The She Man of
It was the
late 70s and I was living in Paris specialising
amongst other antique collectables, in pre-cinema.
I specialised in French Lapierre magic lanterns,
metal and paper optical toys and persistence of
vision. This in turn overlapped into early cinema
and early photography such as Les Freres Lumiere,
Melies and Marey and Muybridge before the advent
of talkies. I met the dealers and collectors of
early photography who were an enthusiastic
collection of characters both sides of the Pond.
New York, Paris and London became my dealing
triangle. I was willing to learn from my clients
and I did, supplying private collections and film
and scientific museums. For a good 15 years I had
I would buy in London for my French clients and
in Paris for my British Magic Lantern Society
clients and also my German, Spanish and Viennese
clients. There was no Chunnel, eBay, internet or
mobile phones to take photos. All I had was a
Polaroid camera which cost me £1 to take and
print out a photo and so I filled the culture gap.
Entente Cordial you might say! I would be
scouring Camden Passage market every Wednesday
looking for dexterity puzzles, games, conjuring
and pre-cinema objects, prints and ephemera.
Every Wednesday I would see Janette always
dressed in the same clothes. A She Man in his mid
30s hunting for top end vintage sepia photographs.
He had very large white masculine hands and wore
no jewellery. A pinched face with long brown hair
tied back in a ponytail and parted in the middle
like an elderly schoolmarm. Always wearing a
cream high neck blouse with a central Victorian
pearl drop brooch high up under his long pointed
chin. He never smiled and always looked severe. A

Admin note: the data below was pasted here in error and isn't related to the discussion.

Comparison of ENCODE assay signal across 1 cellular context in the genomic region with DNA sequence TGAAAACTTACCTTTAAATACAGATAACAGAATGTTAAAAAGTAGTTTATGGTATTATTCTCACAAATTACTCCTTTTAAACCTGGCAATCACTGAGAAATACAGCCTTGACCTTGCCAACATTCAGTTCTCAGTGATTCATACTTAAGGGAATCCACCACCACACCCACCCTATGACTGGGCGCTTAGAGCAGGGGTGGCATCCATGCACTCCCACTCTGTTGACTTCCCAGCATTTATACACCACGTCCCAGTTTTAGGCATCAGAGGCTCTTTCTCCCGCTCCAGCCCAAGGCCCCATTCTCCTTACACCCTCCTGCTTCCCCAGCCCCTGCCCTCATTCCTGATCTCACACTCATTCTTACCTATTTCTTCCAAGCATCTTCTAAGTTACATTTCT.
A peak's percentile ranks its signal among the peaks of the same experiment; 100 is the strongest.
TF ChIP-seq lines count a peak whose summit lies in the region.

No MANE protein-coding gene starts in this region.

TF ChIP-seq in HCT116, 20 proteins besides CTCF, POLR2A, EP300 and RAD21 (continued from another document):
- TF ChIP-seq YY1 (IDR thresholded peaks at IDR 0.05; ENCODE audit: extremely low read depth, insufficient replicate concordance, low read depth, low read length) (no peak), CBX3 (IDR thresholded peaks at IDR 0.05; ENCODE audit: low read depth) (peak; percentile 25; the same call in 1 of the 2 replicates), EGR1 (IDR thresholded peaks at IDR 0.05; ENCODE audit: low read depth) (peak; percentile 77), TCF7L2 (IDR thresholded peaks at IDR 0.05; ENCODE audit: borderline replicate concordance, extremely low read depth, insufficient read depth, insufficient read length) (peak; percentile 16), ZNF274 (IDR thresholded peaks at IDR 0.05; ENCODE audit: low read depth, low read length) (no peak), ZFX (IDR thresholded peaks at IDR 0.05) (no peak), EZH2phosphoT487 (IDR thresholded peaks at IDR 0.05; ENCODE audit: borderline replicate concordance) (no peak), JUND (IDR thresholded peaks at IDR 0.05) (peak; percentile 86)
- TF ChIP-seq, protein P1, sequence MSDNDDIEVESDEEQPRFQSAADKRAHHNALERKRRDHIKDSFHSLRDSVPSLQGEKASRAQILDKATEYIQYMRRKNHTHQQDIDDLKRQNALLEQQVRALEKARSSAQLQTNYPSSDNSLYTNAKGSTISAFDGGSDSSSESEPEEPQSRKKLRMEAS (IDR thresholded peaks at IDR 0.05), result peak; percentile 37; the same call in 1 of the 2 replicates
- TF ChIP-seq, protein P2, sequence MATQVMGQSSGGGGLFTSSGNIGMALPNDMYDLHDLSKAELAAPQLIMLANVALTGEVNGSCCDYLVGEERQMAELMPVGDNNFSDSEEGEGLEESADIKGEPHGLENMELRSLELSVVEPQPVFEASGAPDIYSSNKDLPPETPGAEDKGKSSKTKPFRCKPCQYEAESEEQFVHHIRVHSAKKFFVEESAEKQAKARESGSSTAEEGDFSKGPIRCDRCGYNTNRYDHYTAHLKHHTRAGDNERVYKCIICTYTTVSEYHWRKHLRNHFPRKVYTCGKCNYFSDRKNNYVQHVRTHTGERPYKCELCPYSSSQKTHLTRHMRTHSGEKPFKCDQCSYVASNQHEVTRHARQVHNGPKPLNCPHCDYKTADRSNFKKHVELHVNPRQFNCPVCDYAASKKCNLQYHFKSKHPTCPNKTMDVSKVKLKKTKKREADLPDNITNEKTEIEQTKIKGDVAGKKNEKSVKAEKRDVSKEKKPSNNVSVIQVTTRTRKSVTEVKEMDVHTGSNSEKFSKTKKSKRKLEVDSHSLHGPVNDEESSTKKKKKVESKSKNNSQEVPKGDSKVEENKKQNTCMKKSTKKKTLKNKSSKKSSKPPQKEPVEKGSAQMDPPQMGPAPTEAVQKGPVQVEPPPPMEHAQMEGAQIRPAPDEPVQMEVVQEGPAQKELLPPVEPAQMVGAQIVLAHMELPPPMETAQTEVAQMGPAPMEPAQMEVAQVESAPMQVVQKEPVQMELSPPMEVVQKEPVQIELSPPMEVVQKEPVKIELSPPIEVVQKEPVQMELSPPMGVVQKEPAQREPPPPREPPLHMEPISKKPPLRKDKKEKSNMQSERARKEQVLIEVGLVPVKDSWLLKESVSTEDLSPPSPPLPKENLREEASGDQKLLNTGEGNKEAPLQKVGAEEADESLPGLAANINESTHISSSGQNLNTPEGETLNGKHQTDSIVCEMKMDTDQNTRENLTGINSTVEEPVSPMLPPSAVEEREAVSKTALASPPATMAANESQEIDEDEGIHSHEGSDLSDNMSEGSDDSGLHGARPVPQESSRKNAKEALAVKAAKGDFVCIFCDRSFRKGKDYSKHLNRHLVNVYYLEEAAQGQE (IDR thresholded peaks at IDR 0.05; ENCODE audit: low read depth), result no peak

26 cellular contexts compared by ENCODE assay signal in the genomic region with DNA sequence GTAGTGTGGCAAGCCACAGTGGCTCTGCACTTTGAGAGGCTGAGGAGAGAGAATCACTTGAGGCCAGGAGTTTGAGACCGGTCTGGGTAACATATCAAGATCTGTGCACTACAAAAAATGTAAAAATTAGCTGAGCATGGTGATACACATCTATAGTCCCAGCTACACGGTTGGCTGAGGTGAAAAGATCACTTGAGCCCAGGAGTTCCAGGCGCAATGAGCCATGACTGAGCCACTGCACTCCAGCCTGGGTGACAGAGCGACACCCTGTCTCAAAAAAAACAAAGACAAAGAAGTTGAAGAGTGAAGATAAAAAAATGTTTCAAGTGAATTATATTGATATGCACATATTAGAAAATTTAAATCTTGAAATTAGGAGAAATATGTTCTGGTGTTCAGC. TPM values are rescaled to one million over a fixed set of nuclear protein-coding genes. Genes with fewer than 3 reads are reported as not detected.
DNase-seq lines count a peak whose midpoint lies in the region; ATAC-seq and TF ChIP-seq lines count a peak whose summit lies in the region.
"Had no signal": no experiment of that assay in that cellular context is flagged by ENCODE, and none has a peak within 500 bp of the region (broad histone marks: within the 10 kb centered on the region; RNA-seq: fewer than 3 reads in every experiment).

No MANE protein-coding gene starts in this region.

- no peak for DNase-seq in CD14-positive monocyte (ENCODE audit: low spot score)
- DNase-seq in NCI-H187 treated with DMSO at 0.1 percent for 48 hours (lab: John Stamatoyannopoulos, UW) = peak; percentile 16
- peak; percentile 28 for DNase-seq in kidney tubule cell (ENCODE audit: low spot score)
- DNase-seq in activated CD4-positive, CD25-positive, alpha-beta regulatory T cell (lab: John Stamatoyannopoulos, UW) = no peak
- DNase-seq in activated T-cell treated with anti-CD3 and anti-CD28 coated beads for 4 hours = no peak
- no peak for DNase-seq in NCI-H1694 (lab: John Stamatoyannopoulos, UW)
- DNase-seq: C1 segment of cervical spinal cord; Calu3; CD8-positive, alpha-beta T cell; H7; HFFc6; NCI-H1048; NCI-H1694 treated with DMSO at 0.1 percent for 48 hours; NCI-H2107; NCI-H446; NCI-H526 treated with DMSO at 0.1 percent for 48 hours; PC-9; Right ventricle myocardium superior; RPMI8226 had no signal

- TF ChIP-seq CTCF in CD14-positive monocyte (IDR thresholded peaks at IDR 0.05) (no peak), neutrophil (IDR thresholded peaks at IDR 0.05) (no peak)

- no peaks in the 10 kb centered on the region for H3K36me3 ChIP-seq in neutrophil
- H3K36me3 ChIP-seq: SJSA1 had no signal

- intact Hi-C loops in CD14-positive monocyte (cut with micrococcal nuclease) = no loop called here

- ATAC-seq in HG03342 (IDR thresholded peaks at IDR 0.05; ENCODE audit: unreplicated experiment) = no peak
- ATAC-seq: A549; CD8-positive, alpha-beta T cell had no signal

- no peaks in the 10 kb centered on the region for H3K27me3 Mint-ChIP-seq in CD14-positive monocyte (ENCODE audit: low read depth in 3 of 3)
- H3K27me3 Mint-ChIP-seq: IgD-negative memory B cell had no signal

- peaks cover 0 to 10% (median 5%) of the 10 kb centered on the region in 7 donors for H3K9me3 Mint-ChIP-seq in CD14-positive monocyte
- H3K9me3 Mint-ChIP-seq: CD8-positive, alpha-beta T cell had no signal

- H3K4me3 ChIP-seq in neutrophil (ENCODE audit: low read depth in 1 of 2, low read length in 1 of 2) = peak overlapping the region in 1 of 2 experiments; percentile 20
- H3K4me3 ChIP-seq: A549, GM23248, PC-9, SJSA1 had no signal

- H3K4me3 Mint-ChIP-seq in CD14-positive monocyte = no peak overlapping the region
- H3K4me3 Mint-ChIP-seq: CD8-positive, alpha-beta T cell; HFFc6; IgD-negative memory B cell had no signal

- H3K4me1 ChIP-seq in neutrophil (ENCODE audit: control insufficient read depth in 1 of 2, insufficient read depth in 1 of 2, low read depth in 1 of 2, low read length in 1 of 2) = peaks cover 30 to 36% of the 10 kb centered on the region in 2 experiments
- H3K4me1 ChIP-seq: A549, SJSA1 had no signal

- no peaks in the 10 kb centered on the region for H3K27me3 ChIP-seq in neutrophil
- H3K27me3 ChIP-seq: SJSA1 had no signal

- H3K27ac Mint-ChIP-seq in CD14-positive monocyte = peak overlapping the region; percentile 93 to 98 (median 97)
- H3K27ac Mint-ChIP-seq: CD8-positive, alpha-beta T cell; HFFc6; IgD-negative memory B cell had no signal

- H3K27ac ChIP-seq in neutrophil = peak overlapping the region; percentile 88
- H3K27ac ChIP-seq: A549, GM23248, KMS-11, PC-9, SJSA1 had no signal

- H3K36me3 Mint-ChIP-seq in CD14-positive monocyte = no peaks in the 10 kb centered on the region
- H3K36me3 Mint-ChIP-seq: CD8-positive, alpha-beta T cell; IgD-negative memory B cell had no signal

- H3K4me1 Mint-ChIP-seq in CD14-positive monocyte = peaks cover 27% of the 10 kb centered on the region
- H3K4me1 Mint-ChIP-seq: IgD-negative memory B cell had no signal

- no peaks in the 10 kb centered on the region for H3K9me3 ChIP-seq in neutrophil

sight to behold! His figure was most peculiar too.
A pinched in waist line with a blouse tucked
inside a maxi dark brown skirt with a small slit
up the central back and wore pointed dark brown
We never did any business together but we knew
the same photographic dealers. I have no idea who
his collectors were. One day Janette approached
me in Beryl's vintage photographic shop and
suggested we had coffee together. I had no idea
what his motive was but I was sure he had a
It was in the cafe that he confessed he collected
vintage corsets and could I help with his
collection because he wore them every day. Ah,
that was the reason his shape was so odd. I
declined because I did not take to him and his
off the wall personality. Janette didn't speak to
me. There was no conversation. No dialogue. Just
a one way boring intellectual monologue. Today I
wouldn't bat an eyelid living in gay, transgender,
transsexual, same sex marriages, Brighton, but in
the late 1970s I felt extremely uncomfortable not
knowing if I was listening to a man or a woman.
Janette was of course a She Man!
I often wonder how I would react today having a
coffee with the formidable Janette and if there
would be a dialogue or still a monologue.
in Hostal Jayma, Salabrena, Spain on 15/2/17